A value-based ethical framework for evaluating social and ecological events, conditions and practices
Anita L. Wenden
To answer the questions that follow, refer to the above account of the politics of Pachamama and the definitions of the following Earth Charter values provided on the home page of the EPE website www.globalepe.org
Are the government’s extractive policies ecologically sustainable? Will the indigenous policies of Pachamama lead to an ecologically sustainable Mother Earth?
In extracting the region’s vast mineral wealth from the underground, did the governments use their power and wealth to benefit all groups in the state ? If not, which groups benefited ? which groups suffered? How? How would the demands made by the indigenous groups have affected various citizen groups in each country?
Did the government solicit the concerns of affected individuals and groups regarding the extraction and use of the country’s mineral wealth? Have citizens taken their own actions to deal with the problems caused by extraction? If so, how?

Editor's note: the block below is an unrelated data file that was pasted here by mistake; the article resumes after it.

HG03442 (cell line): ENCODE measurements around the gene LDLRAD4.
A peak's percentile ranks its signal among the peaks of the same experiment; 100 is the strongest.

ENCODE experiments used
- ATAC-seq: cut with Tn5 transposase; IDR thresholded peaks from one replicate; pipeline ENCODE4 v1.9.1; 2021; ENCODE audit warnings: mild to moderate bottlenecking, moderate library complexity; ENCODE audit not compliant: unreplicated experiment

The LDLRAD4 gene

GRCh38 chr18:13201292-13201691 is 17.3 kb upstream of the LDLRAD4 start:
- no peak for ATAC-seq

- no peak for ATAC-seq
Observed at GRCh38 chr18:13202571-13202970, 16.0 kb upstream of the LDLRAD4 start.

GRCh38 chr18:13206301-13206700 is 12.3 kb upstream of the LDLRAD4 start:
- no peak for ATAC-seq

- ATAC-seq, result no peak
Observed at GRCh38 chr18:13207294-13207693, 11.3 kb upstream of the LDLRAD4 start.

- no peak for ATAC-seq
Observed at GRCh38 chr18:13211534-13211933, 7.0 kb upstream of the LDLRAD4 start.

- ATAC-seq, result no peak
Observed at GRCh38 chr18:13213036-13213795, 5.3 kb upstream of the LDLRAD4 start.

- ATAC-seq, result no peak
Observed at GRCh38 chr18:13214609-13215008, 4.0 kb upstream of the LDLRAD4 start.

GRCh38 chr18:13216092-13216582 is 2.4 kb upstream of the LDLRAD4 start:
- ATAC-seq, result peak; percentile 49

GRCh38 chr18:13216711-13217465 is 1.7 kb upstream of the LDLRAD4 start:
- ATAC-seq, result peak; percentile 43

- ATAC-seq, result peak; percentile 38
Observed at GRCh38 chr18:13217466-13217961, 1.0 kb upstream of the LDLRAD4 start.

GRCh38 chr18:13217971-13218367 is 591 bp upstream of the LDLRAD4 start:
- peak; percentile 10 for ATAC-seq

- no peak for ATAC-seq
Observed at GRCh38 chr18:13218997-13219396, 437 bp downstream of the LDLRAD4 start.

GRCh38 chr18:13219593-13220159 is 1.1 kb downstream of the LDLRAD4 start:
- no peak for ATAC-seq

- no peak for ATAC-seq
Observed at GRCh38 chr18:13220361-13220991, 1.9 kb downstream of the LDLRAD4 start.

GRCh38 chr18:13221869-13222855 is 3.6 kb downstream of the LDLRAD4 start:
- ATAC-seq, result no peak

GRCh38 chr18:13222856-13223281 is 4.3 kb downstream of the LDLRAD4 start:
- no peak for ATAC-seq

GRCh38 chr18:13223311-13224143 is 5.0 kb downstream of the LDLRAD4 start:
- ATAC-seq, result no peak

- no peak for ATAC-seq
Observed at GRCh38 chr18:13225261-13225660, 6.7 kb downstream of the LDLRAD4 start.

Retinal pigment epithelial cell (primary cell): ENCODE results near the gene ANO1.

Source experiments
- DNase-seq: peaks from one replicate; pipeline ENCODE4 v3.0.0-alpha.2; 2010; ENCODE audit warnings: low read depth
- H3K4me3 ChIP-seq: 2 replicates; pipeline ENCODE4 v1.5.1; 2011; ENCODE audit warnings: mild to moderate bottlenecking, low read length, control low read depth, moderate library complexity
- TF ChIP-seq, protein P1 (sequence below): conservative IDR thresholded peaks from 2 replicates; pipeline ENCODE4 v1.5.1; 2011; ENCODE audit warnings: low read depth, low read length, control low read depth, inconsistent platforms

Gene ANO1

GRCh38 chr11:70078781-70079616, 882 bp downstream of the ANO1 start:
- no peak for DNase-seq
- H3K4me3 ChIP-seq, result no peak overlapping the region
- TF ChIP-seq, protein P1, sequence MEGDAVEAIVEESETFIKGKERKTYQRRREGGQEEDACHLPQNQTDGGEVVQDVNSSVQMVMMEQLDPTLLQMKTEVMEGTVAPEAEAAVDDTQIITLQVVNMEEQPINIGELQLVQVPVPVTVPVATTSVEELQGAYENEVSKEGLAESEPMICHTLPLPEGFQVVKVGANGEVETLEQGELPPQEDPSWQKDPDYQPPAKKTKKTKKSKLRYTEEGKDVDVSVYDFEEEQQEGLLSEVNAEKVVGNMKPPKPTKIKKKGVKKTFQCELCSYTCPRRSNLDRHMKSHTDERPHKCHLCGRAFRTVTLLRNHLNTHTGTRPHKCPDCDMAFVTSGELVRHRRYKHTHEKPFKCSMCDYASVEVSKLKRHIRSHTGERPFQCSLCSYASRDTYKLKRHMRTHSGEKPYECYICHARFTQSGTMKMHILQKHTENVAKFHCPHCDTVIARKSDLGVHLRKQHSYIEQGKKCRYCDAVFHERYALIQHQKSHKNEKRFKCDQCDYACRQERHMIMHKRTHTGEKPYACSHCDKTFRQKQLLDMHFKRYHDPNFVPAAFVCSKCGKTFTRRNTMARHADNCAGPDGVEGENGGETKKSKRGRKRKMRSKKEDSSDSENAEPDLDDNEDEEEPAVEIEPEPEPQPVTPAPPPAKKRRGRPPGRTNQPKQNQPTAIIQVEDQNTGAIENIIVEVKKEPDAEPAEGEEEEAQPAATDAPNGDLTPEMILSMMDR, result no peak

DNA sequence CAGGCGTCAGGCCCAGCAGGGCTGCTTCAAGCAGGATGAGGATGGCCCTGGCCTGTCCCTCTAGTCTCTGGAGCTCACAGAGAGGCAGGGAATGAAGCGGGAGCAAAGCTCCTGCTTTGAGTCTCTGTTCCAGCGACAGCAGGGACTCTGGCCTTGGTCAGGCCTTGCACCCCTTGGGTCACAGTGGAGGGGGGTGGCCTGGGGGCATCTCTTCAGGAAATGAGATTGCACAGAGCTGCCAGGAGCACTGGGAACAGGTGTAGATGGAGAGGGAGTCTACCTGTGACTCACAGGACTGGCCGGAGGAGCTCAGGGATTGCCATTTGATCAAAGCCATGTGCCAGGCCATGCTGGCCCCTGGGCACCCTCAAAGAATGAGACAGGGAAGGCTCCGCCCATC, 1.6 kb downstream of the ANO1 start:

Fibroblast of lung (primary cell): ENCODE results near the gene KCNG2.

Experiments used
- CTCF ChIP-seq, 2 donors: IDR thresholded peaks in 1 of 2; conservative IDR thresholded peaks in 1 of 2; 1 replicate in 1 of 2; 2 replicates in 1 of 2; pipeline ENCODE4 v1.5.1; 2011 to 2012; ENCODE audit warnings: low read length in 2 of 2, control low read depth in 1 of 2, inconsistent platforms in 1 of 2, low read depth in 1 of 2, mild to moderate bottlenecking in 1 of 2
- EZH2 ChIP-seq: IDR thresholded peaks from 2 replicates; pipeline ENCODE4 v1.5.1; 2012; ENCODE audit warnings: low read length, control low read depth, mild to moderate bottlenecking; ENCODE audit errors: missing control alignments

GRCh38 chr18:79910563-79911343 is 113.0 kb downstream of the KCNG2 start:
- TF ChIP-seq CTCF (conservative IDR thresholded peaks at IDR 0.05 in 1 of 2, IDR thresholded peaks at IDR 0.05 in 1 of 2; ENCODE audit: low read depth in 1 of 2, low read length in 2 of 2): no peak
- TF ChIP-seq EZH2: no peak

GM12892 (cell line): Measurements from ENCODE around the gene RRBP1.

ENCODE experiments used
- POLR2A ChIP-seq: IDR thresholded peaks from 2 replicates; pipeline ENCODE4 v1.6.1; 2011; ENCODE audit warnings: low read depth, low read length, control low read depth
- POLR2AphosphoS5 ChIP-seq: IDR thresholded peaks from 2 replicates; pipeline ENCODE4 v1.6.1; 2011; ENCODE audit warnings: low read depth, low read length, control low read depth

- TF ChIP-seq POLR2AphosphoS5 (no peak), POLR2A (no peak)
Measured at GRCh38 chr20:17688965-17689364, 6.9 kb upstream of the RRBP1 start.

Did governments put in place procedures for dealing with the value conflicts? What tactics did the protesters use to respond to government policies? How did government respond to the citizens’ protest? Did both groups use non-violence? or forms of violence?
How will the social and ecological problems resulting from these two approaches to economic , social development and environmental care, affect the quality of life of citizens in future generations? Is this a concern taken up either by governments or indigenous & environmental leaders in community planning?